Here are some important things to keep in mind:
ML algorithms are often black box algorithms. But that doesn’t mean we don’t put significant effort into evaluating those models and trying to understand their performance. You should put that effort in here.
ML algorithms are often black box algorithms. But that doesn’t mean that there isn’t a significant amount of work in preparing the data to use as input. You should put serious thought into these variables. There are some interesting transformations you should consider, and implications of those transformations. You may also want to create other variables that are functions of the variables you have (and by ‘may’, I might take that as a hint that you should) (and while I’m on generous hints, the transformations you consider might only require a single R function- you may have a little bit of work to do after the transformation. Again, try to carefully think through the implications of what you are doing).

We have learned about the lasso and ridge regression which constrain the coefficients in our regression. For this question, you may only use the textbook “Introduction to Statistical Machine Learning” and your notes/ the slides.
Describe the purpose of constraining the coefficients of the regression.

OLS generally works well when we have much more data points compared to the number of variables. However, sometimes we might observe collinearity between two or among many variables. In this case, we have the ridge regression to resolve this collinearity issue and at the same time decrease the model complexity as many coefficients would decrease.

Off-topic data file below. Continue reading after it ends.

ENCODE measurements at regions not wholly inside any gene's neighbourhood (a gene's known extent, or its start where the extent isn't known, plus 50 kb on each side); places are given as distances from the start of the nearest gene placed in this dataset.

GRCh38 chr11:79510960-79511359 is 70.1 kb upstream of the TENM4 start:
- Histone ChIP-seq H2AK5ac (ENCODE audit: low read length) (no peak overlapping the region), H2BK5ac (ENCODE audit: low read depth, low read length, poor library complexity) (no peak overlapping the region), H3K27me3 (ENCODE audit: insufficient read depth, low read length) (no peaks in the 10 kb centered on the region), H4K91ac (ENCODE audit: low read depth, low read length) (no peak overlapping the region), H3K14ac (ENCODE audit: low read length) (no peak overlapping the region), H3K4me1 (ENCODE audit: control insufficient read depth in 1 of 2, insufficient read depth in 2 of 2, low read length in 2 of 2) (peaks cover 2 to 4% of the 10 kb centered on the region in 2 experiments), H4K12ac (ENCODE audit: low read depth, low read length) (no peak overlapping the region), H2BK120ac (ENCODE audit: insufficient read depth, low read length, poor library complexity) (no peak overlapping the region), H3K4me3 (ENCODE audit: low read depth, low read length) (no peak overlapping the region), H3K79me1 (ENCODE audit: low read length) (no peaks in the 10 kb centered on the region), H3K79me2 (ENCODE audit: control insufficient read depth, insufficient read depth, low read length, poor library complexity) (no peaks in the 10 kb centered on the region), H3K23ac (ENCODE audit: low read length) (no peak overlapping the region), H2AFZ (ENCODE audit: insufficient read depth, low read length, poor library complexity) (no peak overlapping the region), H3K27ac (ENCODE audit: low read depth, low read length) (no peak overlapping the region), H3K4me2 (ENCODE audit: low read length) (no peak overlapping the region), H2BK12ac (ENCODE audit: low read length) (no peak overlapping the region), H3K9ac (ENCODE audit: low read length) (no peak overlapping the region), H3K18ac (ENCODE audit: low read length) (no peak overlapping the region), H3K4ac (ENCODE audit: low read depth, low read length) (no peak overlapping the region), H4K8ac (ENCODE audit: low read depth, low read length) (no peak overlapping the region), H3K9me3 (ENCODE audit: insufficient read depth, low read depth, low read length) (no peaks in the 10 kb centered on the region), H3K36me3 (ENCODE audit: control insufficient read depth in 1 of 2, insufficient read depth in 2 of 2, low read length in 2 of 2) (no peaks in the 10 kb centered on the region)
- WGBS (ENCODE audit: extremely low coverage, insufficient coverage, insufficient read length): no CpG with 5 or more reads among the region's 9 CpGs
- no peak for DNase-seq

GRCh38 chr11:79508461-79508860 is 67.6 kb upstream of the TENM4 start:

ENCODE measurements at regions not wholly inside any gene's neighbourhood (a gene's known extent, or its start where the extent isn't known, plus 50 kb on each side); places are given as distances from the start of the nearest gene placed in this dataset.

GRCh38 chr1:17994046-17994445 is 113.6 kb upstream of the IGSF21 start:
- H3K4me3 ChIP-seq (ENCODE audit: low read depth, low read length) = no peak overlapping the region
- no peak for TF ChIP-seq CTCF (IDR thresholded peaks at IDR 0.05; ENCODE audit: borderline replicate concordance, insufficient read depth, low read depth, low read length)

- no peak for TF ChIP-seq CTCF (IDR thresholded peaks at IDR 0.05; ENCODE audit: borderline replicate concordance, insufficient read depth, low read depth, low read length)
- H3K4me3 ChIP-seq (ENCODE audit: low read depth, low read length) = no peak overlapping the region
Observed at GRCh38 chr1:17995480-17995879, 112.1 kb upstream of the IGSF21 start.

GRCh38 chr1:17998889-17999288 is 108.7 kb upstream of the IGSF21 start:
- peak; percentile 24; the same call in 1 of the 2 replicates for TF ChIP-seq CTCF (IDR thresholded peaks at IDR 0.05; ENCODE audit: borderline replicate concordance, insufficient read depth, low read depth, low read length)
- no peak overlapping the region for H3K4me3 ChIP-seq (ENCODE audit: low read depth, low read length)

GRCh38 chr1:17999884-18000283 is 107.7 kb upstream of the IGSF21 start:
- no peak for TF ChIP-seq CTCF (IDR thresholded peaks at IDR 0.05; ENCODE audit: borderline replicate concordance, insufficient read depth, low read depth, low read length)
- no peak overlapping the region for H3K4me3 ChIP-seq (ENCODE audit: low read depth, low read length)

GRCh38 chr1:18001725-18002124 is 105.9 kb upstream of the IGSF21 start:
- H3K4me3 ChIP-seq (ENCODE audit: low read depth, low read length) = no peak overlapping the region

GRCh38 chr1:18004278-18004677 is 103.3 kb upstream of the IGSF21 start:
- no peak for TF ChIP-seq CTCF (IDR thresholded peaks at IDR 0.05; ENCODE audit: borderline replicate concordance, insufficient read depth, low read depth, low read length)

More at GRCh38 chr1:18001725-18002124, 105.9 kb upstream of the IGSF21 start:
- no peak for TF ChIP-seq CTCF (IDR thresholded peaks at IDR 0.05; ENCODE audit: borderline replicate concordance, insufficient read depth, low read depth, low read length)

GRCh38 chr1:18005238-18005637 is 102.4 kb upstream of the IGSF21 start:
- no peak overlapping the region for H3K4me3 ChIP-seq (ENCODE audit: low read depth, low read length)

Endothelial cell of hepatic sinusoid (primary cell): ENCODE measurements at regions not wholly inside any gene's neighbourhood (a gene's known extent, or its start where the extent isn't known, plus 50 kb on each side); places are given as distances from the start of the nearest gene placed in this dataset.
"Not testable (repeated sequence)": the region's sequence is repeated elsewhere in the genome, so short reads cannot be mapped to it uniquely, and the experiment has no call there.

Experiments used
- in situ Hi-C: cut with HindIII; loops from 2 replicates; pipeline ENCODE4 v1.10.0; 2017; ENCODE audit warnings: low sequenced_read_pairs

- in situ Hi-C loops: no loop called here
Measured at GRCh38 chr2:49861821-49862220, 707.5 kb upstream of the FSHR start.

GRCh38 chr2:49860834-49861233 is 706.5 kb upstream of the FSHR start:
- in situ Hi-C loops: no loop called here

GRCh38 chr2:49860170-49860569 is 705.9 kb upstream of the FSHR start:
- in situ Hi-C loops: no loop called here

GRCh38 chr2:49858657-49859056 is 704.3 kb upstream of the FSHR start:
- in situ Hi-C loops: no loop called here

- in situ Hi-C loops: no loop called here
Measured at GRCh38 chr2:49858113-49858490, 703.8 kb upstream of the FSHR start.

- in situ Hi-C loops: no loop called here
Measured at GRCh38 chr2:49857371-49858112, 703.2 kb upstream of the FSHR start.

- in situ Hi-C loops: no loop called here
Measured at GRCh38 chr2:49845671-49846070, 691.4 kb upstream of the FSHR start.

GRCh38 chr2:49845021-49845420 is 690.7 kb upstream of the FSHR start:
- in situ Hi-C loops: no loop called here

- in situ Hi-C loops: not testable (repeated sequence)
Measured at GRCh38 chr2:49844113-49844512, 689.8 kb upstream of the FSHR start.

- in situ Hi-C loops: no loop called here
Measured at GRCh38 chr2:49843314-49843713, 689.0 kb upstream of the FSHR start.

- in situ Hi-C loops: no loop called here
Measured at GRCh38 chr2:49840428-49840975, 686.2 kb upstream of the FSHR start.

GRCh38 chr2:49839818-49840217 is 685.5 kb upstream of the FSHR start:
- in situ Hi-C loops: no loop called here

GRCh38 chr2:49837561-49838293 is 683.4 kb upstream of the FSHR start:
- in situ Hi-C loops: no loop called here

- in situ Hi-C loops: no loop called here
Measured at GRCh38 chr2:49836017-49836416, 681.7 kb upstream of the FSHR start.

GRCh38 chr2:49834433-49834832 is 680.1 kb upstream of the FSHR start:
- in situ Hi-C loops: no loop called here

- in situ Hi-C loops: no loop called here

In some cases, the coefficients may fall into natural groupings, such as economic indicators that fall naturally into groups, problems in genomics, areas of the brain, stocks, etc.  In these case, we can use the group lasso, which solves the following problem

where and accounts for the size of group .
Use your knowledge of ridge and lasso to describe the effect on the coefficients of using this penalized regression. You should conclude by discussing why it is called the group lasso.
In this question, we are offered group lasso. Compared to regular lasso in which the penalty parameter is the same for all variables, group lasso divides variables into groups, and imposes different penalty parameters to different groups. Apparently, when a group has a higher penalty parameter, it is relatively harder to include it in the model as its coefficient is more likely to go to zero. On the other hand, when a group has a lower penalty parameter, it has a better chance to be included in the model.

The group lasso is useful in the sense that it offers us the opportunity to feed more information into the model. In certain scenarios, we already knew that certain variables would naturally go together. For example, sometimes we will have categorical variables which take multiple values, and for each of these values/variables we need to create a dummy variable. Apparently, while conducting (group) lasso, it makes sense to put all dummy variables from a single categorical variable into a group.

Clearly, it is called “group lasso” as it imposes the same form of penalty term as in lasso, but with different penalty weights on subjectively grouped variables.